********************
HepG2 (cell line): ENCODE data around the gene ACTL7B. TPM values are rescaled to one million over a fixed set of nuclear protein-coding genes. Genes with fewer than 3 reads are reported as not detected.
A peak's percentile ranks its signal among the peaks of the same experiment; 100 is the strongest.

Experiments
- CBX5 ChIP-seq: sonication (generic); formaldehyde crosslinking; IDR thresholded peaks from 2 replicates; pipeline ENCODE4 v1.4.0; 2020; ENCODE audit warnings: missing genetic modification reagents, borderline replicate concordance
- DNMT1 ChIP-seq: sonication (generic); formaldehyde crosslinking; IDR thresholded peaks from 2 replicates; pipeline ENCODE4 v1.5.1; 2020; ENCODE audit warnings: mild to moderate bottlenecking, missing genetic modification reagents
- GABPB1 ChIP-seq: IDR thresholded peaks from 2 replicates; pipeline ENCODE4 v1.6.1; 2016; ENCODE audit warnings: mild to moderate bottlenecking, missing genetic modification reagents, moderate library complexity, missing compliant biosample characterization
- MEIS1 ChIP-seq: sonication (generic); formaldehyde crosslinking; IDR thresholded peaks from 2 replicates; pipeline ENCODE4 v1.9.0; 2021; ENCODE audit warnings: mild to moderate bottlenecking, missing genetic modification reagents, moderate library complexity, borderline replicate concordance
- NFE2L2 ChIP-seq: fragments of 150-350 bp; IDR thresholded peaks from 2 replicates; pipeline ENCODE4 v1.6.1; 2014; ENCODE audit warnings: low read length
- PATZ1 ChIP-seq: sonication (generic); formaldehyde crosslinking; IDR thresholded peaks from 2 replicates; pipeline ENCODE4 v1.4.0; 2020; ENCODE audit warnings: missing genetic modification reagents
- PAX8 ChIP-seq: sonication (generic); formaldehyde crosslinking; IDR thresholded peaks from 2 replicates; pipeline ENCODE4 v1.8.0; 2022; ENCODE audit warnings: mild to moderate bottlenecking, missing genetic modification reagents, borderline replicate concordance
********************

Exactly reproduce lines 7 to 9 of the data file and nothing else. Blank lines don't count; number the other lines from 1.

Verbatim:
- MEIS1 ChIP-seq: sonication (generic); formaldehyde crosslinking; IDR thresholded peaks from 2 replicates; pipeline ENCODE4 v1.9.0; 2021; ENCODE audit warnings: mild to moderate bottlenecking, missing genetic modification reagents, moderate library complexity, borderline replicate concordance
- NFE2L2 ChIP-seq: fragments of 150-350 bp; IDR thresholded peaks from 2 replicates; pipeline ENCODE4 v1.6.1; 2014; ENCODE audit warnings: low read length
- PATZ1 ChIP-seq: sonication (generic); formaldehyde crosslinking; IDR thresholded peaks from 2 replicates; pipeline ENCODE4 v1.4.0; 2020; ENCODE audit warnings: missing genetic modification reagents